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a portrait of Margaret Sanger in a striped shirt

"Margaret Sanger visits Los Angeles" by Los Angeles Times is licensed under CC BY 4.0. 

After half a century of unremitting assaults—years spent defunding abortion care, restricting abortion access, and terrorizing women and their doctors—the religious right has achieved its first major judicial breakthrough: the overturning of Roe v. Wade. Among a volley of first-term decisions by the ultraconservative Supreme Court supermajority installed by President Donald Trump, Dobbs v. Jackson Women’s Health Organization must be seen as part of an unfolding judicial counterrevolution.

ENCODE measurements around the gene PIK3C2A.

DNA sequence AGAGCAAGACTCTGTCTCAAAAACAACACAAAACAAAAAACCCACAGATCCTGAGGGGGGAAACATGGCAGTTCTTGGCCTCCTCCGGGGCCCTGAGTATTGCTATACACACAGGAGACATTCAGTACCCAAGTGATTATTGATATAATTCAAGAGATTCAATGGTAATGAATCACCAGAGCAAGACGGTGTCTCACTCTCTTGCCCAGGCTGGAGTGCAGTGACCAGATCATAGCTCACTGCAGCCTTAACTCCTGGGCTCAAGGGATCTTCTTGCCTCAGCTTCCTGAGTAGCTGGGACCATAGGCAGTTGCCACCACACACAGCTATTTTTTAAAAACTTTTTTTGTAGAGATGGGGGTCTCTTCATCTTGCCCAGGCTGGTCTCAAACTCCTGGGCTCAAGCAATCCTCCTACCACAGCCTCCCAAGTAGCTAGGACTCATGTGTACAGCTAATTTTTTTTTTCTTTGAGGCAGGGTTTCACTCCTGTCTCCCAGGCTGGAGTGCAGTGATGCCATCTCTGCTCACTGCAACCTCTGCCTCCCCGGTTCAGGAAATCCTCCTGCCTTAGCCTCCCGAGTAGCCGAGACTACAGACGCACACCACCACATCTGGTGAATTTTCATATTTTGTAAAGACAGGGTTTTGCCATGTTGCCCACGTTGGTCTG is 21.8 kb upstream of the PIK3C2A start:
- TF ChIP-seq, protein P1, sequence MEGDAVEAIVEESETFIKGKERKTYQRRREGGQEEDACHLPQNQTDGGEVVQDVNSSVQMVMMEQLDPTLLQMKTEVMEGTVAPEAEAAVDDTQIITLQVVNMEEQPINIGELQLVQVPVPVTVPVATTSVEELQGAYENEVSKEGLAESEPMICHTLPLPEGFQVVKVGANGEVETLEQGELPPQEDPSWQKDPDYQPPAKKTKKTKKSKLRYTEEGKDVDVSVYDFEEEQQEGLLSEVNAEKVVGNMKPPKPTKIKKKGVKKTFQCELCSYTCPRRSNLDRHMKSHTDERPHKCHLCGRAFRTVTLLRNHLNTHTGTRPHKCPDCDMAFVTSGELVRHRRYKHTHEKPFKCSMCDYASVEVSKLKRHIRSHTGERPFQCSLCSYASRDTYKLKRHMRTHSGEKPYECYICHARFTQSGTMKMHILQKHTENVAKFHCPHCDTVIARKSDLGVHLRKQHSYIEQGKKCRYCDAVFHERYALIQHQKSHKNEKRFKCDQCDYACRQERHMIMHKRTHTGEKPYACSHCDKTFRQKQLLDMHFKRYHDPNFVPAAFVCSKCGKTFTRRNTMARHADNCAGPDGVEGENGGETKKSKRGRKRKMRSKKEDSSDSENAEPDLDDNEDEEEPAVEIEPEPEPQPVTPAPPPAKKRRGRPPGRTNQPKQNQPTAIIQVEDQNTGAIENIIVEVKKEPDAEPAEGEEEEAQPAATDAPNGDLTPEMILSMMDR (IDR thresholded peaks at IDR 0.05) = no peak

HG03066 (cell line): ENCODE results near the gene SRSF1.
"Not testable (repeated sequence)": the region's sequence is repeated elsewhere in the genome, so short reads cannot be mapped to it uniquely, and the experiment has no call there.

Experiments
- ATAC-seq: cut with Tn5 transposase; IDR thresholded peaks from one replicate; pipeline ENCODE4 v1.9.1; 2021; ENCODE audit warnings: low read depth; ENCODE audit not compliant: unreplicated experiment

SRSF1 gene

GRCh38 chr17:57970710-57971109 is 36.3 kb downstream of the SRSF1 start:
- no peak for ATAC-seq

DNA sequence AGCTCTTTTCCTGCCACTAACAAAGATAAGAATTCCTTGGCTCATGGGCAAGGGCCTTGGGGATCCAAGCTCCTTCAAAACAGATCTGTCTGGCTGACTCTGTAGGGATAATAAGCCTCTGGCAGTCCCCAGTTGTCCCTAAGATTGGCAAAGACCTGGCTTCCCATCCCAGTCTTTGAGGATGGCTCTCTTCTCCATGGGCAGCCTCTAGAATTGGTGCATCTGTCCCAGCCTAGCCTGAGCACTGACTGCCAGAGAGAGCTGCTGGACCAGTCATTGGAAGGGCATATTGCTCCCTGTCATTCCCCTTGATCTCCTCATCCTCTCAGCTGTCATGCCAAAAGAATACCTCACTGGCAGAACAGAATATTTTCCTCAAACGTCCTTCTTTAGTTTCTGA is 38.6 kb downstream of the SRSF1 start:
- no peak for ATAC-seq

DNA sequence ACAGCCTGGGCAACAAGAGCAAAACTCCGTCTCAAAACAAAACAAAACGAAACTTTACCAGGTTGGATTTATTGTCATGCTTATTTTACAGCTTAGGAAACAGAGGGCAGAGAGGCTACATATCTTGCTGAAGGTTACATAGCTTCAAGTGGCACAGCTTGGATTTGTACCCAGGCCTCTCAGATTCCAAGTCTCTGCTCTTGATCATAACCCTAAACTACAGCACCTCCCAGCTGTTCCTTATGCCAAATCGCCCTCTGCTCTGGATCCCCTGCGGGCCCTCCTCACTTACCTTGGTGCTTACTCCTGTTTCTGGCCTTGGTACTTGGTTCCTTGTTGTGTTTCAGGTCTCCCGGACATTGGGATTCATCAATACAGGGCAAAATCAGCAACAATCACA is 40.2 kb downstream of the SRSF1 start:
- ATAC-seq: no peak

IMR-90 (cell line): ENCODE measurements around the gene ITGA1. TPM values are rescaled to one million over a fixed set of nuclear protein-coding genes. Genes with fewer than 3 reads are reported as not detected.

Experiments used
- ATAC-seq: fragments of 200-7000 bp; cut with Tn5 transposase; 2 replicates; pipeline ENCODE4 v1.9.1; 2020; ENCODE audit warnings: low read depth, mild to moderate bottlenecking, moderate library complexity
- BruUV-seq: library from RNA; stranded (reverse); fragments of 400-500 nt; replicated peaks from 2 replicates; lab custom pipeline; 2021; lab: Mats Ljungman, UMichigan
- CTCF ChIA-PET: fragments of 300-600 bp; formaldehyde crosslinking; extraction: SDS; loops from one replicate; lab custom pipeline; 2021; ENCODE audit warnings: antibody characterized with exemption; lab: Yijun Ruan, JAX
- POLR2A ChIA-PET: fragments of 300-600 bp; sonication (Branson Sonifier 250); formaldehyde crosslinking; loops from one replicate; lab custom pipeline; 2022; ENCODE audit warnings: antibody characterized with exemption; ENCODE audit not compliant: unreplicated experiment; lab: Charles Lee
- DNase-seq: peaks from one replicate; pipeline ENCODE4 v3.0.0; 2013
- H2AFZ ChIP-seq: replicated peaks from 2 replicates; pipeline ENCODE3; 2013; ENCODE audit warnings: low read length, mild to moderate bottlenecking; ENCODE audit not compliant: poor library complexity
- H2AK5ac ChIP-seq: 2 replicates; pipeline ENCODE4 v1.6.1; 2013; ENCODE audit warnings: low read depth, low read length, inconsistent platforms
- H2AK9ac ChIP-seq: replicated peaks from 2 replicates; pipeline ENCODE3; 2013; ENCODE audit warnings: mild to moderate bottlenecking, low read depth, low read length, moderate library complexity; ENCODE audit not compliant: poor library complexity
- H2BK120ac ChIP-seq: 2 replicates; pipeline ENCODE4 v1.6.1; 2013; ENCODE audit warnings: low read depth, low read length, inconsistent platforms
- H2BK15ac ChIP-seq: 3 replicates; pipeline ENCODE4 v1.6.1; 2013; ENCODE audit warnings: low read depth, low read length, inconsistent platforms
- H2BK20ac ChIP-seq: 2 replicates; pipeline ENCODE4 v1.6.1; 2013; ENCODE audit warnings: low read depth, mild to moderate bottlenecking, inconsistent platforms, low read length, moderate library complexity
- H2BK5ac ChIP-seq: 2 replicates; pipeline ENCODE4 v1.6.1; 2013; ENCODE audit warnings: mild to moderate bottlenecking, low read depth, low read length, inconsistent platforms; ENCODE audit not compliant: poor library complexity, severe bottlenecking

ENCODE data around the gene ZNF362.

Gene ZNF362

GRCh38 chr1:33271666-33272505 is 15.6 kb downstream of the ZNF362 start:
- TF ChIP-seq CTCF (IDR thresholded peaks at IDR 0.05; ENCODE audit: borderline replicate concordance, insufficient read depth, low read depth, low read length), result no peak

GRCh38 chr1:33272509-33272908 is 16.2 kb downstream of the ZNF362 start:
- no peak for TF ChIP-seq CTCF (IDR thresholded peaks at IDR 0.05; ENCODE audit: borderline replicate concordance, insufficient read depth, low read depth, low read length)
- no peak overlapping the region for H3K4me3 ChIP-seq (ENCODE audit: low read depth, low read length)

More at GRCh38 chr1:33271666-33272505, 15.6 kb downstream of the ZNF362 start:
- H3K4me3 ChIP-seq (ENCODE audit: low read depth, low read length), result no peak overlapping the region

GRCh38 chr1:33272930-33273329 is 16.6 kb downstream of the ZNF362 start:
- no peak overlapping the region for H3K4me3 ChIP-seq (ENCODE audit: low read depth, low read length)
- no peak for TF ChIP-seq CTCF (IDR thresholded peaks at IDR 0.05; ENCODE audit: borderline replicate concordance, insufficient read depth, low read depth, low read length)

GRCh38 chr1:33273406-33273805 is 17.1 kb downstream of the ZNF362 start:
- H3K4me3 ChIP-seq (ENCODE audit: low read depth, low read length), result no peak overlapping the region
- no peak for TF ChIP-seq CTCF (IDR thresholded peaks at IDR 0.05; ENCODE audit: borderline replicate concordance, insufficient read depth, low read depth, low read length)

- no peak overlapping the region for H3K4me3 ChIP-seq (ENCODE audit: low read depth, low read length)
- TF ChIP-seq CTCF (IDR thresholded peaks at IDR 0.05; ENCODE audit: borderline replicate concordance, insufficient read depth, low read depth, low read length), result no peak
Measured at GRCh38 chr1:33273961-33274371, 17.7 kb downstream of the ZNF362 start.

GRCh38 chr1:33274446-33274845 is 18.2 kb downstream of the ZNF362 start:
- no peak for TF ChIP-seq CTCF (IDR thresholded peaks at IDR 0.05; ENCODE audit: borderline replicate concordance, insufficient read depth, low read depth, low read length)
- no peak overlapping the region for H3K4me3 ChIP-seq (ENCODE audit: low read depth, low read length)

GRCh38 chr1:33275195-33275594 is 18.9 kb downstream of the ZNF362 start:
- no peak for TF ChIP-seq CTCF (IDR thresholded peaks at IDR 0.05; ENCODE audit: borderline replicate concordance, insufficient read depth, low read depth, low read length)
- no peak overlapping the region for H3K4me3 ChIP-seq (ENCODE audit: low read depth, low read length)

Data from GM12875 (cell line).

The electoral pushback against the decision has been impressive, and no doubt stronger than Republicans had anticipated. In ballot initiatives in Kansas, Kentucky, California, Michigan, and Vermont, voters have either rejected proposed abortion bans or reaffirmed existing protections. Yet the Dobbs decision is unlikely to be the Supreme Court’s last word on the matter.

For decades, religious conservatives have wanted to overturn Roe and return abortion laws to state legislatures. But they have never seen this as the be-all and end-all of their struggle. For the right-to-life movement that emerged in the 1970s, the reversion of...